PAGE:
Empire State Building

Empire State Building: Symbol of New York

The Empire State Building for 41 years the tallest building in the world, opened on May 1, 1931.  Named for New York State's nickname, the building instantly became a symbol of the city, and indeed the entire country.  It was the first building to have over 100 stories; over 10,000 people visit it each day; and from its observation deck you can see five states.

History

The Empire State Building sits on the site of the original Waldorf-Astoria Hotel.  The building, designed by William Lamb of Shreve, Lamb, and Harmon, was completed in just under 14 months, with workmen finishing four and a half floors each week. The finished building stands 1250 feet tall at the 102nd floor and 1472 feet at the top of the antenna.

The Building

The Empire State Building encompasses an entire city block.  The building fronts Fifth Avenue and occupies the block between 33rd and 34th Streets.  So many offices occupy the building that it even has its own zip code, 10118. The gracious Art Deco lobby stands three stories tall and is adorned with striking bronze and carved stone panels.

 The building of the ESB was a fierce competition for the title of the "World's Tallest Building".  The Chrysler Building, under construction at the same time, also coveted the title.  The Empire State Building won in the end by concealing its plans for the dirigible aerial and the radio antenna at the top of the building until the last possible minute.

Empire State Building in the Movies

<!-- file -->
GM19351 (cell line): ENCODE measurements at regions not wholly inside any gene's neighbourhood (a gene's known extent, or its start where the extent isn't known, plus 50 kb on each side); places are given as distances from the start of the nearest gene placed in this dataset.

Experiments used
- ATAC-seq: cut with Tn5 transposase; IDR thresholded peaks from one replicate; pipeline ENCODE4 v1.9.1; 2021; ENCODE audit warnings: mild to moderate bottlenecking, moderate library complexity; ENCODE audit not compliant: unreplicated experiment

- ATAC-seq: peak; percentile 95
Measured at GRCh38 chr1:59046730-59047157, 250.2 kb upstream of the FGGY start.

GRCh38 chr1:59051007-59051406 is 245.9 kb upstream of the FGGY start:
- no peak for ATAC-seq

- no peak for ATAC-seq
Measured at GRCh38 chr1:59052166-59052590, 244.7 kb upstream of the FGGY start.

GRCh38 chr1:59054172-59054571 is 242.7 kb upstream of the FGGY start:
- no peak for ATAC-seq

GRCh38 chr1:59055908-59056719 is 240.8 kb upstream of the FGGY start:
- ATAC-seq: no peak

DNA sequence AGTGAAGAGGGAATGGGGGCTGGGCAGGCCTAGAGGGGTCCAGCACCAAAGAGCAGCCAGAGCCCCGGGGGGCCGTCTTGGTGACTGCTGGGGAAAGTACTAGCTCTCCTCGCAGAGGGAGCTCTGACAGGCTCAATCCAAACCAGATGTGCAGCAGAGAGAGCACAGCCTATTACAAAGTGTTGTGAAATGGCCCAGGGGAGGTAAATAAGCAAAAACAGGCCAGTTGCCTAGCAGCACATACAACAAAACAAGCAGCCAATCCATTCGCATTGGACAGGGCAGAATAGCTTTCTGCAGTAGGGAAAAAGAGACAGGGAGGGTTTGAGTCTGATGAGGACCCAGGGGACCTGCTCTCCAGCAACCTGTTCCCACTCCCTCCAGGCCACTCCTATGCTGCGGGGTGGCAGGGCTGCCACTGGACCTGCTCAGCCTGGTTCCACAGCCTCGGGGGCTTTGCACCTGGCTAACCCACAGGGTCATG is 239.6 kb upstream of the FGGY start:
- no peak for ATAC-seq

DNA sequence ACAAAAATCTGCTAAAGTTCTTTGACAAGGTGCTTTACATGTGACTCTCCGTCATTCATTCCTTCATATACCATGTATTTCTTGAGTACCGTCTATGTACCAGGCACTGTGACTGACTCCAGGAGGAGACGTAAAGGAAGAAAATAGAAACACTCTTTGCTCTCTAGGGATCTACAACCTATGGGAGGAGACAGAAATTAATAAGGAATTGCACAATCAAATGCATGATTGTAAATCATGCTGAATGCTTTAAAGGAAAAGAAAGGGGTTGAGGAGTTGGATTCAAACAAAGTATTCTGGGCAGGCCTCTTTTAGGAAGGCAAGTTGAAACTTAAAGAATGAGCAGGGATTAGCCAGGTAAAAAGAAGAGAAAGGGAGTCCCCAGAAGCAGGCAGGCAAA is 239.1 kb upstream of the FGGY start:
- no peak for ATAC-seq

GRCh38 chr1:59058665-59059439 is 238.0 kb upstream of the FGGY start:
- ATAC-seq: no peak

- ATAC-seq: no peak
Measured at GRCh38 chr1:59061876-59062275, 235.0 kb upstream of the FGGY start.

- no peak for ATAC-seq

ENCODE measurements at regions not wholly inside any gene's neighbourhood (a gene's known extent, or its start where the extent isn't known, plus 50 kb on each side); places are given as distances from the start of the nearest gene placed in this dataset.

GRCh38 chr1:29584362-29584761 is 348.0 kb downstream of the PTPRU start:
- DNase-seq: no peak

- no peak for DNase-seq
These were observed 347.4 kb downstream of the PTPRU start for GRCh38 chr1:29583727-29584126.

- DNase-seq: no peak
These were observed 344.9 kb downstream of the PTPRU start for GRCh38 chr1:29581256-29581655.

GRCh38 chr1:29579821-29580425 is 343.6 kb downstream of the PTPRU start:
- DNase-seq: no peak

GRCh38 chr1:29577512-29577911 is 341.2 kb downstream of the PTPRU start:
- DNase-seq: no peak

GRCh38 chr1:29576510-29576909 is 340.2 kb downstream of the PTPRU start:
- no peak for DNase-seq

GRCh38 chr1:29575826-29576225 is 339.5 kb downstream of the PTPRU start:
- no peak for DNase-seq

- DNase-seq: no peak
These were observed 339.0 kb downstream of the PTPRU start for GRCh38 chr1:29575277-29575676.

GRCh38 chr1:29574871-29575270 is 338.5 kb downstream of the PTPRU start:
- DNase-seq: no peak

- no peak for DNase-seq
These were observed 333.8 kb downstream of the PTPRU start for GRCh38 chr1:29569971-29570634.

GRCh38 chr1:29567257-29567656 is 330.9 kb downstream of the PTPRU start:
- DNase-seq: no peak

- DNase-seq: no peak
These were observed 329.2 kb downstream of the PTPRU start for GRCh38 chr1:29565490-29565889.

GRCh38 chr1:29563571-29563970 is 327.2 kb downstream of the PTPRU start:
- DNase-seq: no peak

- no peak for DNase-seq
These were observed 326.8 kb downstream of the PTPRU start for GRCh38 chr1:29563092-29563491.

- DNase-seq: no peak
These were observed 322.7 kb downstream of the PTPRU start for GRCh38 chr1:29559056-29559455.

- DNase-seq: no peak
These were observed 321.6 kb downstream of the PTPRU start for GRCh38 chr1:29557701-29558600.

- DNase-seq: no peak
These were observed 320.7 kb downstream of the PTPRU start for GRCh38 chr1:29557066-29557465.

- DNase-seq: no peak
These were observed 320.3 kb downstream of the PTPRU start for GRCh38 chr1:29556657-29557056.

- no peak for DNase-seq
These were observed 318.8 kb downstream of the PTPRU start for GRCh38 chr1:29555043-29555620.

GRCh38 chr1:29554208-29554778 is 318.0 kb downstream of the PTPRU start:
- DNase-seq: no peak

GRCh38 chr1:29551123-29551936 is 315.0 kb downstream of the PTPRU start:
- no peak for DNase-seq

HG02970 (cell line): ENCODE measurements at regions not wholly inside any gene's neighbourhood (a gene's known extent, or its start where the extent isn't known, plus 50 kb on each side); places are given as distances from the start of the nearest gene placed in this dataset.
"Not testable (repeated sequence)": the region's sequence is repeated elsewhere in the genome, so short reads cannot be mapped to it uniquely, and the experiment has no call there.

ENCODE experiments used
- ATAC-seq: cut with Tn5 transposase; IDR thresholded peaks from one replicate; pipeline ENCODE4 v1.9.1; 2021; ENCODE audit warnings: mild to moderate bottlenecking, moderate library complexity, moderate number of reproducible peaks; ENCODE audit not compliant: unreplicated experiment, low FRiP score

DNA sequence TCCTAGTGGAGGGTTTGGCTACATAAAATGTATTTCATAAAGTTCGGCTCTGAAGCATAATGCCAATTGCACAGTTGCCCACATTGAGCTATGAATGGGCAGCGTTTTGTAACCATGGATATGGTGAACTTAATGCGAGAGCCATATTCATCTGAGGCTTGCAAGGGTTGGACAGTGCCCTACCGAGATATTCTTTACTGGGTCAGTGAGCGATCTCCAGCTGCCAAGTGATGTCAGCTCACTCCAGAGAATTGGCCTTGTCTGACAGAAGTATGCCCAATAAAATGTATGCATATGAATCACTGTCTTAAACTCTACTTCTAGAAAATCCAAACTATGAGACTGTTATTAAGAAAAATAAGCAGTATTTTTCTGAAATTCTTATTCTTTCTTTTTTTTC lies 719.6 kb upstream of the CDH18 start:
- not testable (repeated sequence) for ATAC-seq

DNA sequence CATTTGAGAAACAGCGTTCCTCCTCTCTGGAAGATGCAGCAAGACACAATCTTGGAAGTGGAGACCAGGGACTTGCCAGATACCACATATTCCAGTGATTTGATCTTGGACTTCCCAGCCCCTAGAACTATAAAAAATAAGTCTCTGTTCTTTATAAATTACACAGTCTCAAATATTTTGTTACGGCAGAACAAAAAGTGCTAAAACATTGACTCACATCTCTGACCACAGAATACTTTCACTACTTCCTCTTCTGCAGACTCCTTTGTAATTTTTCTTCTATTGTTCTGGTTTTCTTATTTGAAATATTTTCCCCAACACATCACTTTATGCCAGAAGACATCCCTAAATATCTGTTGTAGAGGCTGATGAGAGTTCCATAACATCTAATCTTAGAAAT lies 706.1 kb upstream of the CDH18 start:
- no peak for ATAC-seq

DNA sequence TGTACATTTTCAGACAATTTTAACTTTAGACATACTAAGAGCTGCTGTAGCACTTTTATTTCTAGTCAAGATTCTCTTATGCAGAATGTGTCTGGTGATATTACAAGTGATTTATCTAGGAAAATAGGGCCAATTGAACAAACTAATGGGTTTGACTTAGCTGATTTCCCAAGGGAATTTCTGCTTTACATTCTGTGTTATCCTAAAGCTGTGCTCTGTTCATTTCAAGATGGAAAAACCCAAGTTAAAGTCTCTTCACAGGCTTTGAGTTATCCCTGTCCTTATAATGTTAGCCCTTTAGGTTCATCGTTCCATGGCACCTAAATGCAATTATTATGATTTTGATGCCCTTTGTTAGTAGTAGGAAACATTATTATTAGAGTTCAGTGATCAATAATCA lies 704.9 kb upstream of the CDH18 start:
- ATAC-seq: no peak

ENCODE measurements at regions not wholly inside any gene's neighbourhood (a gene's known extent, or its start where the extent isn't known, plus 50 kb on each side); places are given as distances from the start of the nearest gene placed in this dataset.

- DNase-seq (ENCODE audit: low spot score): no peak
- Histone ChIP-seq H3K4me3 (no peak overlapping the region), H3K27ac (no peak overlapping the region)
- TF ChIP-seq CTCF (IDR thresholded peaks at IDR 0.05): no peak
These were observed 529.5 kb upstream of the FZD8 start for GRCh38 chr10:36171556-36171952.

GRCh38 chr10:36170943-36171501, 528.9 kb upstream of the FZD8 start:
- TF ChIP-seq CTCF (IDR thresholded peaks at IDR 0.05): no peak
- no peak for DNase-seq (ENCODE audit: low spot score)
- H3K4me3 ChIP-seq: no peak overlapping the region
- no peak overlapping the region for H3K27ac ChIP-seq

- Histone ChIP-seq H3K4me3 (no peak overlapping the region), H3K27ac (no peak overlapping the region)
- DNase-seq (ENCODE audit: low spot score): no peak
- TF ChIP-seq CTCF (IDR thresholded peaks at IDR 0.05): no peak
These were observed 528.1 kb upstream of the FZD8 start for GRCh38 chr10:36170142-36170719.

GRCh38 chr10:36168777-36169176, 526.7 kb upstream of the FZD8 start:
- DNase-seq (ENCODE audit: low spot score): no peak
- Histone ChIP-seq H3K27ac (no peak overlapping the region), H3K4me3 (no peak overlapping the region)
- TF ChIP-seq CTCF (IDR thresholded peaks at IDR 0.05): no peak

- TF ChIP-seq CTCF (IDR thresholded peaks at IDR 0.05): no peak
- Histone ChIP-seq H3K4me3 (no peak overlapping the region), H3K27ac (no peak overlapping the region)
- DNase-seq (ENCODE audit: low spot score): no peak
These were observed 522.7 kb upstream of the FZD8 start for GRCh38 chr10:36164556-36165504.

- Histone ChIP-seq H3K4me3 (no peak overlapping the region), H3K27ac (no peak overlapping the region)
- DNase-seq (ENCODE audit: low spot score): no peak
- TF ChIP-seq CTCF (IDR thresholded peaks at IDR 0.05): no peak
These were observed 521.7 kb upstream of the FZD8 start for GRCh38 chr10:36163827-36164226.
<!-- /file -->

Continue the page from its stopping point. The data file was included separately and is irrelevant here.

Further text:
The Empire State Building has been a favorite of the motion picture industry since it first opened.  Numerous movie classics have included the building in their plot, including King Kong, An Affair to Remember, and Sleepless in Seattle.  More recently, the movies Elf and Independence Day have featured the building.

Trivia and Fun Facts

  • The T-shaped top of the building was originally designed as a mooring point for the popular zeppelin airships.  It was never used, however, as the air currents caused by the size of the building made the mooring too dangerous.

  • There are 73 elevators in the Empire State Building.

  • The building changes the colors of its lighting for holidays and memorials, such as pink for National Breast Cancer Awareness Day, green for St. Patrick's Day, and the building was awash in blue light after Frank Sinatra’s ("Old Blue Eyes") death.  

  • It takes approximately $4.5 million to light the building each year.  

  • 15,000 people work in the Empire State Building.  

  • The ESB has 6500 windows.

Visiting the Empire State Building

The Empire State Building is a must-see for any visitor to New York City.  Between 10,000 and 20,000 people visit the building each day.  The ESB is open daily from 9:30am until midnight, with the last elevator leaving at 1115pm.  The view is spectacular day or night, and on a clear day, you can see up to 80 miles away. 

Tickets may be purchased at the building ticket counter or, to save time, online at the ESB website.  You can even print the tickets on your printer.  (There's a slight service charge if they send hem to you.)  If you can't make it to New York, you can take a virtual tour of the building, including a 360-degree view from the observation deck.

The Empire State Building is a national treasure.  If you haven’t seen it, or if you haven’t seen it lately, make plans to visit this extraordinary and historic building.

Location: at 350 Fifth Avenue at 34th Street
Phone: 212-736-3100

Click here to visit Empire State Building official website.

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